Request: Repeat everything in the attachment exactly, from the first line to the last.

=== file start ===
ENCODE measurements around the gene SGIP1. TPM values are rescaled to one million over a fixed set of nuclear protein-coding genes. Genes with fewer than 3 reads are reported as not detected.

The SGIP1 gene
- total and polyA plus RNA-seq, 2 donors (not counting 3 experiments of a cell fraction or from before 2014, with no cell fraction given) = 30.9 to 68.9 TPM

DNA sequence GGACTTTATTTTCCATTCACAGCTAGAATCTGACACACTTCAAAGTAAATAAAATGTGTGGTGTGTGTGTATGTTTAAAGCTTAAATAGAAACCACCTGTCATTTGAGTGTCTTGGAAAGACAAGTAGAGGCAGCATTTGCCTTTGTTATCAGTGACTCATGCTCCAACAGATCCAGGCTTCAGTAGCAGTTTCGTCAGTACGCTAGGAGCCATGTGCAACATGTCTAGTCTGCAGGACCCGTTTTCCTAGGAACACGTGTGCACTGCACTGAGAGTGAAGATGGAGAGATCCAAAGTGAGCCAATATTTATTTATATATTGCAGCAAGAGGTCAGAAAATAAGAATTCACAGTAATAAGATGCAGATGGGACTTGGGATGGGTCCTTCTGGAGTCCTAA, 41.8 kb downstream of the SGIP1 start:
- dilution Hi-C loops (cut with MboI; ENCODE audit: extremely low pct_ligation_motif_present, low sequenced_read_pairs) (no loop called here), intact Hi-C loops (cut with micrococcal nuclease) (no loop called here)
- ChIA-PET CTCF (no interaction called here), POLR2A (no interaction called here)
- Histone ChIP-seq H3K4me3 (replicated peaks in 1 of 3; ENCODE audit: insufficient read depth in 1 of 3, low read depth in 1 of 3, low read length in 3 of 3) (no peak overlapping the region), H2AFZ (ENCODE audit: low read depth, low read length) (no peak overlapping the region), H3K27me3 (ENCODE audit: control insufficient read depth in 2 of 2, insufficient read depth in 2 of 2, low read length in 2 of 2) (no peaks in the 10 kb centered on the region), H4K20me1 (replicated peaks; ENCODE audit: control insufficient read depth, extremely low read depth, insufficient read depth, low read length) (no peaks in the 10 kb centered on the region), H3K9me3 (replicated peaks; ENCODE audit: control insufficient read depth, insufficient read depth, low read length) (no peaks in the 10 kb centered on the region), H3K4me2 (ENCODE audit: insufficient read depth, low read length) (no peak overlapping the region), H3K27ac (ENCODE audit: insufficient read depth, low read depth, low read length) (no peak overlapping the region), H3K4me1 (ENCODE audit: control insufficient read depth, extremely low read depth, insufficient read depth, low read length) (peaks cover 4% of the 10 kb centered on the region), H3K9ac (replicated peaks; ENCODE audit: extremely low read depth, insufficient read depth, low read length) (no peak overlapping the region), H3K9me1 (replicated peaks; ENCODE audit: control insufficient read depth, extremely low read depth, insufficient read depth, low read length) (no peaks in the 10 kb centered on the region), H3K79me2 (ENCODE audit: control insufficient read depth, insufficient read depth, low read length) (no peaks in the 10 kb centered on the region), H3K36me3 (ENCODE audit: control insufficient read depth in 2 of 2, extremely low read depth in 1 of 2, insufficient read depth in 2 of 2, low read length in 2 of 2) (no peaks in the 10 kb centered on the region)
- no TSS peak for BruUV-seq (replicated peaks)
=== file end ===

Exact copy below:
ENCODE measurements around the gene SGIP1. TPM values are rescaled to one million over a fixed set of nuclear protein-coding genes. Genes with fewer than 3 reads are reported as not detected.

The SGIP1 gene
- total and polyA plus RNA-seq, 2 donors (not counting 3 experiments of a cell fraction or from before 2014, with no cell fraction given) = 30.9 to 68.9 TPM

DNA sequence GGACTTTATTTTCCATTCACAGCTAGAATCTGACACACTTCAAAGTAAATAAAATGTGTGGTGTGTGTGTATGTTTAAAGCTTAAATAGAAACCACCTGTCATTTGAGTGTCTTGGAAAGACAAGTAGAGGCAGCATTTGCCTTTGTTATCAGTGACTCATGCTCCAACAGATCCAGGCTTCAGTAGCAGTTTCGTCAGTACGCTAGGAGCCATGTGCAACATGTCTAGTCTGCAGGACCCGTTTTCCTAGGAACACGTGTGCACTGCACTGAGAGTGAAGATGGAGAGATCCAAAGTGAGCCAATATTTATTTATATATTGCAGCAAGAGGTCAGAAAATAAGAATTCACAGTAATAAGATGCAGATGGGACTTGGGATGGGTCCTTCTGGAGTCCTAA, 41.8 kb downstream of the SGIP1 start:
- dilution Hi-C loops (cut with MboI; ENCODE audit: extremely low pct_ligation_motif_present, low sequenced_read_pairs) (no loop called here), intact Hi-C loops (cut with micrococcal nuclease) (no loop called here)
- ChIA-PET CTCF (no interaction called here), POLR2A (no interaction called here)
- Histone ChIP-seq H3K4me3 (replicated peaks in 1 of 3; ENCODE audit: insufficient read depth in 1 of 3, low read depth in 1 of 3, low read length in 3 of 3) (no peak overlapping the region), H2AFZ (ENCODE audit: low read depth, low read length) (no peak overlapping the region), H3K27me3 (ENCODE audit: control insufficient read depth in 2 of 2, insufficient read depth in 2 of 2, low read length in 2 of 2) (no peaks in the 10 kb centered on the region), H4K20me1 (replicated peaks; ENCODE audit: control insufficient read depth, extremely low read depth, insufficient read depth, low read length) (no peaks in the 10 kb centered on the region), H3K9me3 (replicated peaks; ENCODE audit: control insufficient read depth, insufficient read depth, low read length) (no peaks in the 10 kb centered on the region), H3K4me2 (ENCODE audit: insufficient read depth, low read length) (no peak overlapping the region), H3K27ac (ENCODE audit: insufficient read depth, low read depth, low read length) (no peak overlapping the region), H3K4me1 (ENCODE audit: control insufficient read depth, extremely low read depth, insufficient read depth, low read length) (peaks cover 4% of the 10 kb centered on the region), H3K9ac (replicated peaks; ENCODE audit: extremely low read depth, insufficient read depth, low read length) (no peak overlapping the region), H3K9me1 (replicated peaks; ENCODE audit: control insufficient read depth, extremely low read depth, insufficient read depth, low read length) (no peaks in the 10 kb centered on the region), H3K79me2 (ENCODE audit: control insufficient read depth, insufficient read depth, low read length) (no peaks in the 10 kb centered on the region), H3K36me3 (ENCODE audit: control insufficient read depth in 2 of 2, extremely low read depth in 1 of 2, insufficient read depth in 2 of 2, low read length in 2 of 2) (no peaks in the 10 kb centered on the region)
- no TSS peak for BruUV-seq (replicated peaks)